STAFF OF LIFE.

My wife has been baking bread lately (and very good it is too), and this morning as I was gazing fondly at the latest loaf the phrase “staff of life” popped into my head and I wondered about it. The metaphor seemed clear—a staple food is something you lean on—but still somewhat odd, and I wondered if there were a backstory. I went, of course, to the OED, where I found the phrase as definition 4c (first cite: 1638 PENKETHMAN Artach. Ajb, “Bread is worth all, being the Staffe of life,” where Artach. = Artachthos; or a new booke declaring the assise or weight of bread); definition 4b, which gave rise to it, is:

In the Biblical phr. to break the staff of bread (literally from Heb. maṭṭēh ‘leχem, Vulg. baculum panis), to diminish or cut off the supply of food.
1382, 1388 WYCLIF Lev. xxvi. 26. 1560 BIBLE (Geneva) Lev. xxvi. 26. Ps. cv. 16. Ezek. iv. 16. [And so 1611]. c1586 C’TESS PEMBROKE Ps. CV. iv, Scarse had he spoken, When famine came, the staff of bread was broken. 1596 BARLOW Three Serm. i. 121 God in his lawe threatneth that he will breake the staffe of bread, that is, bread shall not nourish them that eate it.

So it’s a metaphor specific to the Hebrew Bible that managed to get solidly rooted in the English language; a quick look through my dictionaries suggests English is unique in that respect—staff of life is defined by phrases that translate to ‘most important foodstuff,’ ‘support of life,’ and the like. (The Hebrew word mateh, incidentally, now [also] means ‘military staff’: mateh ha-klali ‘General Staff.’)
I close with a quote from a letter by the 14-year-old Emily Dickinson (Thursday, September 26. 1845, to her friend Abiah Root):

I am going to learn to make bread tomorrow. So you may imagine me with my sleeves rolled up mixing Flour, Milk, Saleratus &c with a deal of grace. I advise you if you dont know how to make the staff of life to learn with dispatch.

Saleratus (sal aeratus ‘aerated salt’) was a nineteenth-century form of baking powder; the stress is on the penult (sal-uh-RATE-us).


I note that the Italian translation appended to the letter at the linked site renders the final sentence, with “the staff of life,” as follows: “Se non sai come fare l’alimento primario ti raccomando di imparare in fretta.”

Comments

  1. I don’t remember hearing the phrase before today, but within 15 minutes of reading this post I saw it again here: http://www.achewood.com/index.php?date=06092006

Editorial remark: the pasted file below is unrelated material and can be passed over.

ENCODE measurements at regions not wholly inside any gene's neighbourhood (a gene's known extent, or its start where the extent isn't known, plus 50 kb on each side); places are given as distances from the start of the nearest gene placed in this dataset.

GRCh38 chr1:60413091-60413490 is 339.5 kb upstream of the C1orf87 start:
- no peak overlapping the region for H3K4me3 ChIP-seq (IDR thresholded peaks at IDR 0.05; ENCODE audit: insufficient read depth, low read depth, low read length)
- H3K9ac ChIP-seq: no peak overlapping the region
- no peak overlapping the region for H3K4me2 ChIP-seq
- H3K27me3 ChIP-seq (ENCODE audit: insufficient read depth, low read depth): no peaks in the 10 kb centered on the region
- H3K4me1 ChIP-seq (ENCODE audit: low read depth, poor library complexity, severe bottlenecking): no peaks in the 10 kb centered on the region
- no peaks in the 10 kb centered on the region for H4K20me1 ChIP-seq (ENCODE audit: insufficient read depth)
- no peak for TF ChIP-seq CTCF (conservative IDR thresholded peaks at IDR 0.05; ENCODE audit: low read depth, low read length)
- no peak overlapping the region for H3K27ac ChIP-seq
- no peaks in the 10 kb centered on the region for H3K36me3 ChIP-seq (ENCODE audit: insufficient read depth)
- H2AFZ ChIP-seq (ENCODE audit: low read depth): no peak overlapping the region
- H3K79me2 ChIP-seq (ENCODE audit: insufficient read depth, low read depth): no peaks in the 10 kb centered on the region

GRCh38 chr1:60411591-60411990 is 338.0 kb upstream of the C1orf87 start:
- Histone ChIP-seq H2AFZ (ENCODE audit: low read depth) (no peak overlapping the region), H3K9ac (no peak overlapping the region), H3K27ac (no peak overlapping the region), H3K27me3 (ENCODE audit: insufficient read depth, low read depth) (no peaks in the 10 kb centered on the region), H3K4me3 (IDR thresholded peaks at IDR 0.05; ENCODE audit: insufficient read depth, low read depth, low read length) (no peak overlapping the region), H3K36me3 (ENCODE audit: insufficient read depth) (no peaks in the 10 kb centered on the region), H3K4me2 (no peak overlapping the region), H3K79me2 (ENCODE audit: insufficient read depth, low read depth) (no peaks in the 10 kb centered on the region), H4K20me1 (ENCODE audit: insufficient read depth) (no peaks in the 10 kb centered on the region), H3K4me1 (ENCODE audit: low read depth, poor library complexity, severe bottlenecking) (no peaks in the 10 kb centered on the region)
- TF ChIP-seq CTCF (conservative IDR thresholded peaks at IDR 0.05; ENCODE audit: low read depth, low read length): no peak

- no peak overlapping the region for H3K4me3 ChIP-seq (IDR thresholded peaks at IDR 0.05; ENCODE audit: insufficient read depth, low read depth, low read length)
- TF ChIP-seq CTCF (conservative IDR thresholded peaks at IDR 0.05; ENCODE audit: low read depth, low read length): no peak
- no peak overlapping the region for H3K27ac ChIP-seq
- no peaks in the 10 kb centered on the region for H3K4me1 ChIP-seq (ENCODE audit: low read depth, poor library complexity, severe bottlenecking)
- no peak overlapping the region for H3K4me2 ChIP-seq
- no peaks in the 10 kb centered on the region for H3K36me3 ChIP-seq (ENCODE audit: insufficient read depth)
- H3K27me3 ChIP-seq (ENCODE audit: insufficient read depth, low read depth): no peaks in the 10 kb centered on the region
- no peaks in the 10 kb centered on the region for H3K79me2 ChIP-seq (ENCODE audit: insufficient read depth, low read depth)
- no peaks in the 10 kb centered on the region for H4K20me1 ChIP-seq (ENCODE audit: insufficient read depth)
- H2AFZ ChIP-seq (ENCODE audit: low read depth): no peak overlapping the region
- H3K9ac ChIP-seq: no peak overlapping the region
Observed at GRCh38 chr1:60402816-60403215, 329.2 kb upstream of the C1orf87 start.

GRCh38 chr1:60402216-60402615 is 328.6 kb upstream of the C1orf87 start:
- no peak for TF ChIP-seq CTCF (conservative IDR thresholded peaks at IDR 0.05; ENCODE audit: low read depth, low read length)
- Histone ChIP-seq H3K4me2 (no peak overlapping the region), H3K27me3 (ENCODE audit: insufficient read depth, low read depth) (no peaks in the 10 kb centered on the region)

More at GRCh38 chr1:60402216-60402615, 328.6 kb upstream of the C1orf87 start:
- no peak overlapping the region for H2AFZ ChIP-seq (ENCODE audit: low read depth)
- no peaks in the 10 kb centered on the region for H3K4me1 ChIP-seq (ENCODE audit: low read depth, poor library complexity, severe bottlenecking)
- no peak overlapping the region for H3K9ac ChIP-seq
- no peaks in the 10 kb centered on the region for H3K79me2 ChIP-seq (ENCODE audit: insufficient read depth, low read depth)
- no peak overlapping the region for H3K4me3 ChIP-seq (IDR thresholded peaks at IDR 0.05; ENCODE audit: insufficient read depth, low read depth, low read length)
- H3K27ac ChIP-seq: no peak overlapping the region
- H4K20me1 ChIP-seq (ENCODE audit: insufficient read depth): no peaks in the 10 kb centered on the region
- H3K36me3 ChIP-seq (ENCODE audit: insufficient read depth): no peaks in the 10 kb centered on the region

How queer.

  2. J. Del Col says:

    “Saleratus” is baking soda,(sodium bicarbonate) not baking powder.
    They are quite different things chemically, though they produce a similar effect.

  3. Baking powder is baking soda plus a weak acid, like tartaric, so it does its thing with just water and is overall pH neutral.

  4. J. Del Col says:

    More about baking soad and baking powder. A form of ‘single-acting’ baking powder was used in the early 19th C. It combined sodium bicarbonate with cream of tartar(potassium bitartrate)
    It was called ‘single-acting’ because it worked immediately when liquids were added to it to make dough or batter–the acidic cream of tartar casued the bicarb to release carbon dioxide.
    I suppose Ms Dickinson may have had access to them.
    Our contemporary ‘double acting’ baking powders combine chemicals which act immediately when mixed with liquids and lchemicals which react as the dough is heated, giving a boost to the leavening process. Double-acting powders didn’t come on the market until 1856–well after Ms Dickinson’s 14th year.

  5. So, that’s from Latin baculum?
    The same “baculum” that’s used to refer to the bone in most mammals’ genitals?
    Huh.

  6. J. Del Col says:

    Bread recipes which include an acid source such as buttermilk will cause plain baking soda to work without the addition of tartaric acid.
    I notice Ms Dickinson does not mention yeast, so she may have been making a quick bread. OTOH, we don’t know what that ‘etc.” might have included.

  7. My guess is that the yeast is included in the etc.

  8. Latin “baculum” means “walking stick, staff”… some say it is cognate with “peg” – which has also been used to refer to genitals.

  9. I’m glad I’m not the only one whose mind immediately skipped to that other staff. (Just came across the word ‘linga’(‘lingam’) in that respect yesterday in a thread about Jesus-fish.
    Bread with baking powder/soda?!! Quelle horreur!

  10. Oh, I understand the semantic usage of baculum to refer to both…but now I have the random association of bread as the “whale penis of life,” if you’ll pardon the mental image that brings up.
    And Wikipedia informs me that raccoon bacula are also used as “lucky charms,” while we’re on the subject of cereal grains.

  11. J. Del Col says:

    Has Sili never heard of Irish soda bread?

  12. I always understood it as a simple physical metaphor, originating from a context where the unmarked unit of “bread” was something like a baguette. How embarrassing.

  13. And then there is the old joke:
    If bread is the staff of life, what is the life of the staff.
    Answer: A long loaf.

  14. marie-lucie says: